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Figure 4. Vasculogenic mimicry of cancer cells lining tumor vessels. CD31-negative/PAS-positive VM channels in a HT1080 xenograft mouse tumor model were visualized by consecutive immunostaining and histochemical staining of the same cryosection: (A,C) normal CD31-positive blood vessels are labeled in green; and (B,C) CD31-negative VM channels are detectable by PAS staining. Nuclei are stained blue. (A) Cryosections were first immunostained and photographed; (B) subsequently, histochemically PAS-stained and photographed again; and (C) then the images were overlaid to demonstrate numerous CD31-negative/periodic acid Schiff (PAS)-positive VM channels (arrows). Representative images are shown.
Figure 4. Vasculogenic mimicry of cancer cells lining tumor vessels. CD31-negative/PAS-positive VM channels in a HT1080 xenograft mouse tumor model were visualized by consecutive immunostaining and histochemical staining of the same cryosection: (A,C) normal CD31-positive blood vessels are labeled in green; and (B,C) CD31-negative VM channels are detectable by PAS staining. Nuclei are stained blue. (A) Cryosections were first immunostained and photographed; (B) subsequently, histochemically PAS-stained and photographed again; and (C) then the images were overlaid to demonstrate numerous CD31-negative/periodic acid Schiff (PAS)-positive VM channels (arrows). Representative images are shown.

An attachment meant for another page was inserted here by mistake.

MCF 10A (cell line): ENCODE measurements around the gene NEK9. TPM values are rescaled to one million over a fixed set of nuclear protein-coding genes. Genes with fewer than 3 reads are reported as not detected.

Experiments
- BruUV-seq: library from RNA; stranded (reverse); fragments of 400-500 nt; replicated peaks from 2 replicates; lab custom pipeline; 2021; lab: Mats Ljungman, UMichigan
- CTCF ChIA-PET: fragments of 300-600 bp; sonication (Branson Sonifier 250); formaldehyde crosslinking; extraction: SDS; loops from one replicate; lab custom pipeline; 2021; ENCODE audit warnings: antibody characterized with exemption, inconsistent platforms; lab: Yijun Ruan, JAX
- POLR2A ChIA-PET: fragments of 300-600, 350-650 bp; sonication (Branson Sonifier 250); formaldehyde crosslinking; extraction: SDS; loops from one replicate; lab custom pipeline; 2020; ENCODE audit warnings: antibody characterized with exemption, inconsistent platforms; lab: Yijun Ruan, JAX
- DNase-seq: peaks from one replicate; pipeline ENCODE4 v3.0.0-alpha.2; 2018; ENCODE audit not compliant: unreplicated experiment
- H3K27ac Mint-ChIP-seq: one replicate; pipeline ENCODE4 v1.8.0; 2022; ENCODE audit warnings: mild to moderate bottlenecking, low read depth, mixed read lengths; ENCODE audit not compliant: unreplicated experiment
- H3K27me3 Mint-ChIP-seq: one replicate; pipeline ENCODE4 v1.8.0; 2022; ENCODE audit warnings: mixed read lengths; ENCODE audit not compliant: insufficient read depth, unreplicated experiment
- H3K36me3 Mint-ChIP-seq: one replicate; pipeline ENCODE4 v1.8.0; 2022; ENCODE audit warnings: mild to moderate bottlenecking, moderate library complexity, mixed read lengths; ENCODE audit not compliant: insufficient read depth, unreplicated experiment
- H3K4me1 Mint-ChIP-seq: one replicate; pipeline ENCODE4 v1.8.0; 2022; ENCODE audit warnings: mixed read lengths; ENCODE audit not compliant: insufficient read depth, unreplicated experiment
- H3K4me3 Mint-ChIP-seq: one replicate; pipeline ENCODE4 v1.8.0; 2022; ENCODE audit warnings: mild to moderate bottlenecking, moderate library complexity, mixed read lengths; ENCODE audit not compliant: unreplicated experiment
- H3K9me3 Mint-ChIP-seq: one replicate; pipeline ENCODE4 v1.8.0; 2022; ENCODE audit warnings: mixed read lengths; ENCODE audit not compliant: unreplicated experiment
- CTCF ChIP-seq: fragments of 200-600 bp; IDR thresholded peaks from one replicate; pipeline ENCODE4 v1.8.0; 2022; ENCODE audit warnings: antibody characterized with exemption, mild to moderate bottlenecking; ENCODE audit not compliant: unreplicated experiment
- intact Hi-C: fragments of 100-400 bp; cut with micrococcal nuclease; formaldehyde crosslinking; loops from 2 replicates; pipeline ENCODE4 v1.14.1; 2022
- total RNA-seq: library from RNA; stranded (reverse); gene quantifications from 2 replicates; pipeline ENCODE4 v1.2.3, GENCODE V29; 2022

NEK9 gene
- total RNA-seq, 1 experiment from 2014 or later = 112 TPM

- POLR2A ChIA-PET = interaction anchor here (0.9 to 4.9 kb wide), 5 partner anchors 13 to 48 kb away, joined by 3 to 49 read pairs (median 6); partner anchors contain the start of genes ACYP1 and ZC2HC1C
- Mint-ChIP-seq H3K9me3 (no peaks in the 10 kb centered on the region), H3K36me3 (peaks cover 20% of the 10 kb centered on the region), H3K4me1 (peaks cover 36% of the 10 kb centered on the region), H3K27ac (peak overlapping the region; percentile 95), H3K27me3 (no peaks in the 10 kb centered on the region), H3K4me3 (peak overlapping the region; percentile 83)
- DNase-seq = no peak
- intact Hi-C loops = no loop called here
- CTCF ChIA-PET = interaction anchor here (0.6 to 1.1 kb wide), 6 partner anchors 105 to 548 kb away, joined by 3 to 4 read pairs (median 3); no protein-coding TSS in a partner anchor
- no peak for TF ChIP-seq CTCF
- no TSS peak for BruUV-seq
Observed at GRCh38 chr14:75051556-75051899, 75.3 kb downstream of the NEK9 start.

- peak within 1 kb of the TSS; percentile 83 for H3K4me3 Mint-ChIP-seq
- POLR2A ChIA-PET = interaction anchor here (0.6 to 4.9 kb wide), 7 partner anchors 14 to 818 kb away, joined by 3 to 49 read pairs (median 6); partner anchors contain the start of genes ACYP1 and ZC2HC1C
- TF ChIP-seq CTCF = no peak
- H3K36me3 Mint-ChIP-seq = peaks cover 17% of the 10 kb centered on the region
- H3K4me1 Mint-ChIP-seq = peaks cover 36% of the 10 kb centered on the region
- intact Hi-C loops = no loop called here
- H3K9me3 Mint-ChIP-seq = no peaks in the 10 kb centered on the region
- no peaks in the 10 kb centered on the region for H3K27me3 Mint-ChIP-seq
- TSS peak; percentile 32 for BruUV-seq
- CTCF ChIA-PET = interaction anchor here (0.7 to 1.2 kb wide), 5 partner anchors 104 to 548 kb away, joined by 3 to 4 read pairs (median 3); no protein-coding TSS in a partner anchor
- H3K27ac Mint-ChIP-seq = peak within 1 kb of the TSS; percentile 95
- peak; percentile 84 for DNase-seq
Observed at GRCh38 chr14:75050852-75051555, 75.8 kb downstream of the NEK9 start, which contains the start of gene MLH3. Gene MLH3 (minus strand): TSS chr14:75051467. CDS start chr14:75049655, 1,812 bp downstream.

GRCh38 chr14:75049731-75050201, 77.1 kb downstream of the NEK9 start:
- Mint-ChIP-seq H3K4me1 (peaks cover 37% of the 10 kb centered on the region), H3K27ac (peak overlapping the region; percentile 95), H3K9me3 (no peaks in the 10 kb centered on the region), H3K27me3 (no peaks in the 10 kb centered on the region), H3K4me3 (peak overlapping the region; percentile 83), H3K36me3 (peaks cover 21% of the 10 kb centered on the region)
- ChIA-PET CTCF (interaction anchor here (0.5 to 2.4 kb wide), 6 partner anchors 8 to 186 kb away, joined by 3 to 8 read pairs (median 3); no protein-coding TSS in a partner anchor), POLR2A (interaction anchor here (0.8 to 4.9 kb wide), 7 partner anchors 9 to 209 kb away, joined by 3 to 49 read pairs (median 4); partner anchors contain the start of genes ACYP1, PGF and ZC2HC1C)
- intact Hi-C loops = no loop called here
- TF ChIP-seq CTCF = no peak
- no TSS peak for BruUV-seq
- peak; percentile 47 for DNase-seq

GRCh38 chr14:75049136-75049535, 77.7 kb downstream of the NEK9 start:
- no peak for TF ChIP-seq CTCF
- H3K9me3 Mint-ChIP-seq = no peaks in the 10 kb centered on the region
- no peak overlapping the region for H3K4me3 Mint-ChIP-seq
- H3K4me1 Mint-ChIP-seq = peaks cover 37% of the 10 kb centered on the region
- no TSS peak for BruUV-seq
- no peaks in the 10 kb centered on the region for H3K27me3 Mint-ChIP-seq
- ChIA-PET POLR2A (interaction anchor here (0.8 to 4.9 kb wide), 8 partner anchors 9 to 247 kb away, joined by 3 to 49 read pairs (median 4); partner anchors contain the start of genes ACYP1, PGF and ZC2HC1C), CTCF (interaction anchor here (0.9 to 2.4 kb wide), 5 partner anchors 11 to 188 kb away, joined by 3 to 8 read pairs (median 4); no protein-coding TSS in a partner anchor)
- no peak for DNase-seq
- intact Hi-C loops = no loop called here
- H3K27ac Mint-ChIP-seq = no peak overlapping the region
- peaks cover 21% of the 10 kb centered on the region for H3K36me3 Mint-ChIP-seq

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Figure 5. Molecular phenotype-defining signaling pathways in vasculogenic mimicry (VM). Signaling molecules that have been targeted to inhibit VM are highlighted in yellow and targeting compounds are marked in blue. Regulatory miRNAs are labeled green. EMT (highlighted in orange), which is pivotal for VM, and VM (highlighted in red) are the focal points in which all these signaling pathways converge. For details and references, see text.
Figure 5. Molecular phenotype-defining signaling pathways in vasculogenic mimicry (VM). Signaling molecules that have been targeted to inhibit VM are highlighted in yellow and targeting compounds are marked in blue. Regulatory miRNAs are labeled green. EMT (highlighted in orange), which is pivotal for VM, and VM (highlighted in red) are the focal points in which all these signaling pathways converge. For details and references, see text.